CAW And Chrysler Reach Deal: Marchionne May Get The Last Laugh

Derek Kreindler
by Derek Kreindler
caw and chrysler reach deal marchionne may get the last laugh

Did Ken Lewenza hose Sergio Marchionne and Chrysler? Ask me that a few days ago and I may have said yes. Now that the terms of the CAW and Chrysler have surfaced, I’m not so sure.

A superficial glance at the situation seems to have the scoreboard favoring the CAW. Chrysler agreed to the pattern agreement that includes the $9,000 per worker lump sum payments that Chrysler was dead set against, as well as the return of the COLA payments in Q4 2016. Kenny 1, Sergio 0, right? Not so fast.

Ford and GM all have product and investment guarantees written into their labor agreements. Chrysler’s is noticeably void of them. One of the expected conditions of the agreement was that a third shift would be added at the Brampton Assembly plant that builds the rear-drive Chrysler LX cars. According to the Windsor Star, that didn’t happen

“In Brampton, the CAW could only secure a promise to maintain the two shifts at the plant that manufactures the Chrysler 300, Dodge Challenger and Charger during the life of the agreement. “That plant is incredibly important,” said Lewenza.”

Chrysler will keep the three-shift Windsor plant up and running for the life of the agreement. The minivans are selling like hotcakes in Canada, and dominating in the US minivan market, and Chrysler needs every bit of capacity they can get. Previous reports estimated that further investment in the Brampton plant could add as many as 1,000 jobs and be worth as much as $400 million, but there’s a possibility that rear-drive car production could leave Canada, not for the United States, but Italy.

Here’s the scenario; the next Chrysler 300 and Dodge Charger will use a rear-drive platform that will be utilized across the Chrysler-Fiat empire. Depending on the day, it can be an Alfa Romeo, or a Maserati or an SRT Baracuda. The specific models aren’t as important as the fact that it’s a global platform. And that means products based off of it can and will be built and sold around the globe. Over at Fiat, plants are running at 50 percent capacity and Italy’s economy is in the toilet. Jobs would be brought home, plants could be running at or above the magic 75 percent number and Chrysler sheds the financial burden of assembling cars in Canada.

Meanwhile, the CAW sold 1,000 badly needed manufacturing jobs (the kind they complain are disappearing in Canada) for $9,000 per worker in lump sum payments. Right now, it looks like incredibly short sighted thinking. It may be a “damn good deal” for the current workers at Chrysler, but the lack of any job/investment guarantees likely came as a quid pro quo for Chrysler maintaing the lump sum payouts. What if the CAW agreed to rescind them, in exchange for promises to expand the future of Canada’s manufacturing base?

The odds of that deal getting ratified by workers is about as likely as Sergio not saying “vaffanculo” to Canada and the CAW come 2016.

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2 of 44 comments
  • Dimwit Dimwit on Sep 28, 2012

    This is a joke. Everyone seems to think that Mexico is some sort of paradise for assembly plants. I take it that you guys don't read the news. Mexico is corrupt and violent. Not a particularily great place to do business. Yeah, not all of Mexico is that bad, just near the US border. Urrr, right. Brampton will be fine for a while. The biggest thing will be new product and that's a concern. Sergio is playing games with the complete Empire by shuffling and witholding models throughout FIAT and only making minor changes to the Chryco models. The Dart is the only new thing they've introduced and it better be a huge success. We'll see how 2015 goes.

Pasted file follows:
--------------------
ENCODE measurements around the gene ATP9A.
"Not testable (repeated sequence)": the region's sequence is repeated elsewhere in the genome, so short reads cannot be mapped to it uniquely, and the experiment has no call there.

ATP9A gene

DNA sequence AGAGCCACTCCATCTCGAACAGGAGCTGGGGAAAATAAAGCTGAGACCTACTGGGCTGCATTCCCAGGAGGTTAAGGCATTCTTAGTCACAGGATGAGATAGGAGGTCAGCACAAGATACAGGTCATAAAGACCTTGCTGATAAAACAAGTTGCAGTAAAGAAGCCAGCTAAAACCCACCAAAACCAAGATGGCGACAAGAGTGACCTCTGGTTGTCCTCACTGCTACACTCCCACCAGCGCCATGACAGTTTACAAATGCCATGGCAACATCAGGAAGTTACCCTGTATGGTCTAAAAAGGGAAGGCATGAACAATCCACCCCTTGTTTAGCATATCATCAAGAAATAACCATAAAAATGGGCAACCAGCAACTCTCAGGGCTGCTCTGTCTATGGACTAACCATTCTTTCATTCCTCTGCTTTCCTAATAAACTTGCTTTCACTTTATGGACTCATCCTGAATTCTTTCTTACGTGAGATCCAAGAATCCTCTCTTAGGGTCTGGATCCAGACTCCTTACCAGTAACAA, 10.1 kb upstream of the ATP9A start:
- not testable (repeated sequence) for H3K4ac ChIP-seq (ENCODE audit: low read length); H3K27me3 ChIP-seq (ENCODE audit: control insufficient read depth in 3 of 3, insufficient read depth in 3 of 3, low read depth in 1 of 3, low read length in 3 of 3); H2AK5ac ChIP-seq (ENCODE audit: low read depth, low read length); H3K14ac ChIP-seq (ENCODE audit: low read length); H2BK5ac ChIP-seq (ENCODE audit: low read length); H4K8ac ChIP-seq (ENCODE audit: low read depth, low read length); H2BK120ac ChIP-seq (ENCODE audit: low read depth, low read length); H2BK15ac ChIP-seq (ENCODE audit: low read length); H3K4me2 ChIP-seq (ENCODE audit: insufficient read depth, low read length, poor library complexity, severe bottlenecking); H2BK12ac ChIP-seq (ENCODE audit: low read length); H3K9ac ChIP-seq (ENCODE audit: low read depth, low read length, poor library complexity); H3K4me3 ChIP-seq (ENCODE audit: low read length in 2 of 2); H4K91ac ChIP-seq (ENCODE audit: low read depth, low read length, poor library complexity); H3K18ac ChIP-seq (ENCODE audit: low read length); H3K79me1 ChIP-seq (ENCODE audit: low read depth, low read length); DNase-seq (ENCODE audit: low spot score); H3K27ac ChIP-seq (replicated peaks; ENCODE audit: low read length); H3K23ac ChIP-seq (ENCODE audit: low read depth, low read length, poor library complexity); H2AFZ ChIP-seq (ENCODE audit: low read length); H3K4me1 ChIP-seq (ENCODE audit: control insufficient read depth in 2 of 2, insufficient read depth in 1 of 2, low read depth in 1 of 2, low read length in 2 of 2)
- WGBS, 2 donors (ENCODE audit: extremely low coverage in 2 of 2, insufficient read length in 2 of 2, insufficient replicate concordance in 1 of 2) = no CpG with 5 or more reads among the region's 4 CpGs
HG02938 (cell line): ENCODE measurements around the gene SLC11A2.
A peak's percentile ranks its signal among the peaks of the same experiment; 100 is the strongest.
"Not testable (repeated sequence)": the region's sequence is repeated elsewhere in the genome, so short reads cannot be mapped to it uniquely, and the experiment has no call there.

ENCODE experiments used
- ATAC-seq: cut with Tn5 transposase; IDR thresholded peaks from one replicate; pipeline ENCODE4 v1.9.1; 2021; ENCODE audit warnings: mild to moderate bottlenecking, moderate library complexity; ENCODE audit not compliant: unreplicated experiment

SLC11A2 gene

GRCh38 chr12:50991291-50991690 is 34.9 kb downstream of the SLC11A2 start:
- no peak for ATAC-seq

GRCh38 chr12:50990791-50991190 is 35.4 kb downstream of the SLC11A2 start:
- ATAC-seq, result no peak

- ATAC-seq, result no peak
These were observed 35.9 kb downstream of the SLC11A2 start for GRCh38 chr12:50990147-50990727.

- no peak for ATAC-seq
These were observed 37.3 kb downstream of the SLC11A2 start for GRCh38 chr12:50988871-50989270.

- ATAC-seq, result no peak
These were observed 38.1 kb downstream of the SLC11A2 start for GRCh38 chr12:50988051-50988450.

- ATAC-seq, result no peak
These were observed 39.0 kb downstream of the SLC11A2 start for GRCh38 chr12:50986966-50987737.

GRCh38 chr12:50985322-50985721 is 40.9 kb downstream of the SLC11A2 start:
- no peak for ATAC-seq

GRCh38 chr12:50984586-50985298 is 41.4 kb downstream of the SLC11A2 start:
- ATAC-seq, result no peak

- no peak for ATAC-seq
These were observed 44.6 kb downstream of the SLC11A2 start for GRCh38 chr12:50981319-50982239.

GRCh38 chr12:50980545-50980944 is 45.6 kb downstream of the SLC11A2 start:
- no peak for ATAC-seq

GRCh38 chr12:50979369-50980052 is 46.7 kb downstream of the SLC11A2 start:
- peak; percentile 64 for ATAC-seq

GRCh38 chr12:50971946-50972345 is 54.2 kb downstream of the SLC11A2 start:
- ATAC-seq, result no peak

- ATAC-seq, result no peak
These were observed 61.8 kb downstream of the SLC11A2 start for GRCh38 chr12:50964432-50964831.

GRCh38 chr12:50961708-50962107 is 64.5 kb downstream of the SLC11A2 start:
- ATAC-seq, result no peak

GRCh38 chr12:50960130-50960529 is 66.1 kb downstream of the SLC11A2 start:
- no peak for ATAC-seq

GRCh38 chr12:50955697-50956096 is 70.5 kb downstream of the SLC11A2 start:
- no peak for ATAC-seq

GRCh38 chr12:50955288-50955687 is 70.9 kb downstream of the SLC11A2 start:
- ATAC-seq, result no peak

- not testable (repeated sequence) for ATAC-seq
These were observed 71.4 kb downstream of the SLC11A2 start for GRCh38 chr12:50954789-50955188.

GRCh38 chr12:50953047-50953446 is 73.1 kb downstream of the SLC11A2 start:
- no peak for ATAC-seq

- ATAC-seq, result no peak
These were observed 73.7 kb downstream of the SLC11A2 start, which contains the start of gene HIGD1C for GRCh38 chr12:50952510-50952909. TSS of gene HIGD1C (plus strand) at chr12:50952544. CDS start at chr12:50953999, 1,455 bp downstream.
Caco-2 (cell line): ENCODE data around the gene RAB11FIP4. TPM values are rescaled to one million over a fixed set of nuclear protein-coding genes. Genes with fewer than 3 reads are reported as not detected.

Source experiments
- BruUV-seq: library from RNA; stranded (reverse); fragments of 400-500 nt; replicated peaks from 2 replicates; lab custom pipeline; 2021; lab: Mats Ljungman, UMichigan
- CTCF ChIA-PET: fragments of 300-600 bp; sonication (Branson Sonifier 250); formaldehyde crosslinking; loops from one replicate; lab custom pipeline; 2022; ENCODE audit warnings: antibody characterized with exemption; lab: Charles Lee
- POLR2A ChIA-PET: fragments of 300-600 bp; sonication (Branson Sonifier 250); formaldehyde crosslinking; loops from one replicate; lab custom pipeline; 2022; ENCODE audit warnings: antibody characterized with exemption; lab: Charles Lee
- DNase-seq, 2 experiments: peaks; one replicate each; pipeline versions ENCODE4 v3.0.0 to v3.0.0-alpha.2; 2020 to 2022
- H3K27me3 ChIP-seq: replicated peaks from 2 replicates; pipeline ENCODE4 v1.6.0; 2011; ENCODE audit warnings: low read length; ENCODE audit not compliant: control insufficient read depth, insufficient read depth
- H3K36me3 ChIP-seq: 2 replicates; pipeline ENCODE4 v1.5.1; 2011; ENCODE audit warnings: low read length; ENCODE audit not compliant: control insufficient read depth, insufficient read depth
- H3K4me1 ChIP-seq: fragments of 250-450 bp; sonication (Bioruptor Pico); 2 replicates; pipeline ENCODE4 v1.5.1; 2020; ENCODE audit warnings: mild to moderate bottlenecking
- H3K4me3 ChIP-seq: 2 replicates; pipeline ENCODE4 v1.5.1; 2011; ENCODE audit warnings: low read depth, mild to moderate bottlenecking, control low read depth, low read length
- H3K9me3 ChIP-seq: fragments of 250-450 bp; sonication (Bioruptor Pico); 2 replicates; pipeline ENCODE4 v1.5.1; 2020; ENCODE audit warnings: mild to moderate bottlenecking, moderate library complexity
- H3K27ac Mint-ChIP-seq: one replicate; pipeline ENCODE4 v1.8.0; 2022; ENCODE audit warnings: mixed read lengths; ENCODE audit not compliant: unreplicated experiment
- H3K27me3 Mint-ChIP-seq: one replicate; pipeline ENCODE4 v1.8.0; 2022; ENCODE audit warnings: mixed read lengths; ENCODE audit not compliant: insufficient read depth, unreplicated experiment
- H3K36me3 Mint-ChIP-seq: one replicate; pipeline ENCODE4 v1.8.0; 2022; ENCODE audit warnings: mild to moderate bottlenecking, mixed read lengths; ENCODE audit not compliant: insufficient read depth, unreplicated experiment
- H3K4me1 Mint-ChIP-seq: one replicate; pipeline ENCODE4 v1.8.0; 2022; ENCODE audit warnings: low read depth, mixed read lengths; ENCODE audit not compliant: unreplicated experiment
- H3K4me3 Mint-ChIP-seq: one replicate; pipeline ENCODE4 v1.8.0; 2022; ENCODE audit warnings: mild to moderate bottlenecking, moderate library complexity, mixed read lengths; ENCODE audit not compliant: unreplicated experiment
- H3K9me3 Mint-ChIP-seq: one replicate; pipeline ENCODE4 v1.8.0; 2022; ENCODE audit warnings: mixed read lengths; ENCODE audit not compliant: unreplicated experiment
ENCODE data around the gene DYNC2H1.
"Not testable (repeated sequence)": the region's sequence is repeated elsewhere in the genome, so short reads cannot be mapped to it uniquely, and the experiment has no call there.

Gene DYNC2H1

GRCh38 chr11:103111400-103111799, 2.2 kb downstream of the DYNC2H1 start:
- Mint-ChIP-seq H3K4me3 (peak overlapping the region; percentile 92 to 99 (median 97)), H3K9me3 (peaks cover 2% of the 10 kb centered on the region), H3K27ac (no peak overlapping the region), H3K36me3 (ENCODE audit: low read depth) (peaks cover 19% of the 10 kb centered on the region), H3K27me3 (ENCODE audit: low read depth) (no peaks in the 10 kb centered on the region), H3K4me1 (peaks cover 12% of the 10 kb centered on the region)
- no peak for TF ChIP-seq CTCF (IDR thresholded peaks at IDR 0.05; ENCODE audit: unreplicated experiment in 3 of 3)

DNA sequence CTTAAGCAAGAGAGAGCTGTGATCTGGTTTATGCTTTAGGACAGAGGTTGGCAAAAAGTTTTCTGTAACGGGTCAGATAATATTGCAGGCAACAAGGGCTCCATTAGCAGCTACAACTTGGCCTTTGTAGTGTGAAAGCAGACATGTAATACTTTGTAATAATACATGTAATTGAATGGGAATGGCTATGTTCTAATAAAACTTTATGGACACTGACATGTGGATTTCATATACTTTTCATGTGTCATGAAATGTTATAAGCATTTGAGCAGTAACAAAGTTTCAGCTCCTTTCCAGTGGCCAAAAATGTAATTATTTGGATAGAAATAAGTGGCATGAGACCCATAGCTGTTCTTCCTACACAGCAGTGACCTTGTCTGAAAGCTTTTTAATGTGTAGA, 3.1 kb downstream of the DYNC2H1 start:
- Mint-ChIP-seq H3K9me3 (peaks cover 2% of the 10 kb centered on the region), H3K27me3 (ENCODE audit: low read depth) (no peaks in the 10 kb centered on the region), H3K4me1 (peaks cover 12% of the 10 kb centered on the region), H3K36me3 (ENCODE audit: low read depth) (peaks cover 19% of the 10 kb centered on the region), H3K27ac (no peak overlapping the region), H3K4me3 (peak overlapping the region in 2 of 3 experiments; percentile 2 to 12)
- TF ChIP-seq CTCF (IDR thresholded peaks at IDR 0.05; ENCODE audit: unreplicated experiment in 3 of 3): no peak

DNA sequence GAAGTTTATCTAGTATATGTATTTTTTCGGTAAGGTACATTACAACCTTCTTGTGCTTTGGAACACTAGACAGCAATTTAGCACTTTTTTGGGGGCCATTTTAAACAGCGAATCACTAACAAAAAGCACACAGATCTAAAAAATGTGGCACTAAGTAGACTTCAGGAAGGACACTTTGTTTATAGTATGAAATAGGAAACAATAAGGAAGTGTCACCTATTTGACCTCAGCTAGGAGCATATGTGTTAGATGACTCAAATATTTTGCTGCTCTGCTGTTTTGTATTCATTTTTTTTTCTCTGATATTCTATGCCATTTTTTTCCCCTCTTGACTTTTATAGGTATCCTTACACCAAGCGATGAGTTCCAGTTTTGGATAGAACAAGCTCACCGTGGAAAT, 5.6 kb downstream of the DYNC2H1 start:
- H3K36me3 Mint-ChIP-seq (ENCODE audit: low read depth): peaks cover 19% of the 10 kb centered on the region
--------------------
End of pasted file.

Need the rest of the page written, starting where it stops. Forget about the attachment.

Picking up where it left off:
• Glenn Mercer Glenn Mercer on Sep 28, 2012

    I think you are right. I'll just have to calm down, take my meds, and await the return of Alfa to the USA with some other model. I do remain convinced Alfa will be here soon, right about the same time as the paperless office arrives, and trans-Atlantic kerosene-powered dirigible service... (sigh)

  • Alan I blame COVID, the chip shortage, container shortage and the war in Ukraine. This aggression is evident in normal daily driving of late.
  • Alan $10 000 is a bit rich for a vehicle that most likely been flogged all its life, plus it's a VW. Lots of electrical gremlins live in them.
  • Alan Mitsubishi, Hino and Izuzu trucks are quite common in Australia. Another factor that needs to be taken into account are the cheap Chinese trucks and vans that are entering the market in Australia and becoming more popular as reliability improves, with huge warranties. Businesses want the cheapest logistics. Plumbers, concreters, builders buy many of these in their lightest versions, around 2.5 tonne payload. Hino/Toyota could use the cheaper competitor in Mitsubishi as a competitor against the Chinese. You don't see too many of the Japanese/Asian trucks in the rural areas.
  • 2ACL I think it's a good choice. The E89 didn't get respect due to its all-around focus when new, but it's aged well, and the N52/6HP combo is probably more fun and capable than it's given credit for.
  • Wjtinfwb I can hear the ticking from here...